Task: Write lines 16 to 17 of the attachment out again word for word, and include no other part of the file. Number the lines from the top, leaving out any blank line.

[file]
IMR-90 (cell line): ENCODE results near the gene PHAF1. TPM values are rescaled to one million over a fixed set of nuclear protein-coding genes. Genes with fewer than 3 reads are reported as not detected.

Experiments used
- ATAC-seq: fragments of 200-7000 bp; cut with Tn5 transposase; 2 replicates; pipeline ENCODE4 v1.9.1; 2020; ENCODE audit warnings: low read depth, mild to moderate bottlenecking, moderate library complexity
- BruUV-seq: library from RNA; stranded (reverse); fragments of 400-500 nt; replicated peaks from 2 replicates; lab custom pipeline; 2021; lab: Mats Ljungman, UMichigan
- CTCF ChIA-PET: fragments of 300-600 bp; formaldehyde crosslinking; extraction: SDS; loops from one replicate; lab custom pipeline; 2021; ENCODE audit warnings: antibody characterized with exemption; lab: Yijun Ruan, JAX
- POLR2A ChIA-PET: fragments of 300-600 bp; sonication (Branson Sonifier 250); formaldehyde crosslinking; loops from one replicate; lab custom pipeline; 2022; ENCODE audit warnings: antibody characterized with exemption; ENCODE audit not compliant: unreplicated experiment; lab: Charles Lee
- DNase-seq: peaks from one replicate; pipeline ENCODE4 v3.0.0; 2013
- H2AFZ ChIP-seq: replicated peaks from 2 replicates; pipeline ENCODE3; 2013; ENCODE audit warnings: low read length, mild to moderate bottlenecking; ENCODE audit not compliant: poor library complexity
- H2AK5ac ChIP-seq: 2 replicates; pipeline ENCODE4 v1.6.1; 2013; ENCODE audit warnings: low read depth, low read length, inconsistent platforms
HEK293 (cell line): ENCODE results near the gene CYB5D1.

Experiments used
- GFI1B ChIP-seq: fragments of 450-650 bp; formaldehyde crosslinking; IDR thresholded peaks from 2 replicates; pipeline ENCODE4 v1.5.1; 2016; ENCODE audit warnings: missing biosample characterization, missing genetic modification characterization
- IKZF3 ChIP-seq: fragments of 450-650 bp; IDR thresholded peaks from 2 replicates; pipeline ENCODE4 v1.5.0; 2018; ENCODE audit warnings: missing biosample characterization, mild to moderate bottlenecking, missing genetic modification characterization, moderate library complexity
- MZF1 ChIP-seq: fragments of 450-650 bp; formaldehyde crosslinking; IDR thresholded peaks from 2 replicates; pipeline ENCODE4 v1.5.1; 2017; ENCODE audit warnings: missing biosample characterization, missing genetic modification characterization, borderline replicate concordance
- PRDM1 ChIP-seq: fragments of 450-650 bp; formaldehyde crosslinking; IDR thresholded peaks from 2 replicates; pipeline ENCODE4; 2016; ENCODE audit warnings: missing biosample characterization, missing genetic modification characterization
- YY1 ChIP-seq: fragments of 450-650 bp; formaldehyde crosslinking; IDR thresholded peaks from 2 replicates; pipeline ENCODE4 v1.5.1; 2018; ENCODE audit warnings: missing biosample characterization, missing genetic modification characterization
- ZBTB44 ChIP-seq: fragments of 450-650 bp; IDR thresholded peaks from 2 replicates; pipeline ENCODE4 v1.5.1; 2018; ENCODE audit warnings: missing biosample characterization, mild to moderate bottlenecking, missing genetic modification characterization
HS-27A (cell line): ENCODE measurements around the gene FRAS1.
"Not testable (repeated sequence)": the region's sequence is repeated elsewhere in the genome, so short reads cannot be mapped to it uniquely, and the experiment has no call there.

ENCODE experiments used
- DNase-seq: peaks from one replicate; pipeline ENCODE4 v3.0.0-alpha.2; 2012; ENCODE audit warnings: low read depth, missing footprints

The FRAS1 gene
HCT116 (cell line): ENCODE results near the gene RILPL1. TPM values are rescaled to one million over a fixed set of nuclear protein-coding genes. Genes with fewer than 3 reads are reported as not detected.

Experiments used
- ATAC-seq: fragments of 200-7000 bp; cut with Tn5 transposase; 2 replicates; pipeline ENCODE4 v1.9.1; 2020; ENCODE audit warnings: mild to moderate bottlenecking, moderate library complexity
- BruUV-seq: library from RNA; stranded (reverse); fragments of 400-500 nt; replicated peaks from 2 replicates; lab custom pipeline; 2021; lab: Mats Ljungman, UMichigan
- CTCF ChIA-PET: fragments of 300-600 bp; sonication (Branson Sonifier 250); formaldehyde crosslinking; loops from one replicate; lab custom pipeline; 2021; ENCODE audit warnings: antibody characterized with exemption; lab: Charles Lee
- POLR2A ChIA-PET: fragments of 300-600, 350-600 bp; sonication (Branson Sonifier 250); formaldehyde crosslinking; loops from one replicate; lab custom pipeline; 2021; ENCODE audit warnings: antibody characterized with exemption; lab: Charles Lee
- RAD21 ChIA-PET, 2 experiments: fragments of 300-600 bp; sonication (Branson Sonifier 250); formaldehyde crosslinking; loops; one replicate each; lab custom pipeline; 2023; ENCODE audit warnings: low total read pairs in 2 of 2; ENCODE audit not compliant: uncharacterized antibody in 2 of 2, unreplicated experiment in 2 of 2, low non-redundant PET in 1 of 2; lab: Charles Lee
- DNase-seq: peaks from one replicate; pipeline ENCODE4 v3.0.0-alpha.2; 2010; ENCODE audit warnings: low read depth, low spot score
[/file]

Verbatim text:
- YY1 ChIP-seq: fragments of 450-650 bp; formaldehyde crosslinking; IDR thresholded peaks from 2 replicates; pipeline ENCODE4 v1.5.1; 2018; ENCODE audit warnings: missing biosample characterization, missing genetic modification characterization
- ZBTB44 ChIP-seq: fragments of 450-650 bp; IDR thresholded peaks from 2 replicates; pipeline ENCODE4 v1.5.1; 2018; ENCODE audit warnings: missing biosample characterization, mild to moderate bottlenecking, missing genetic modification characterization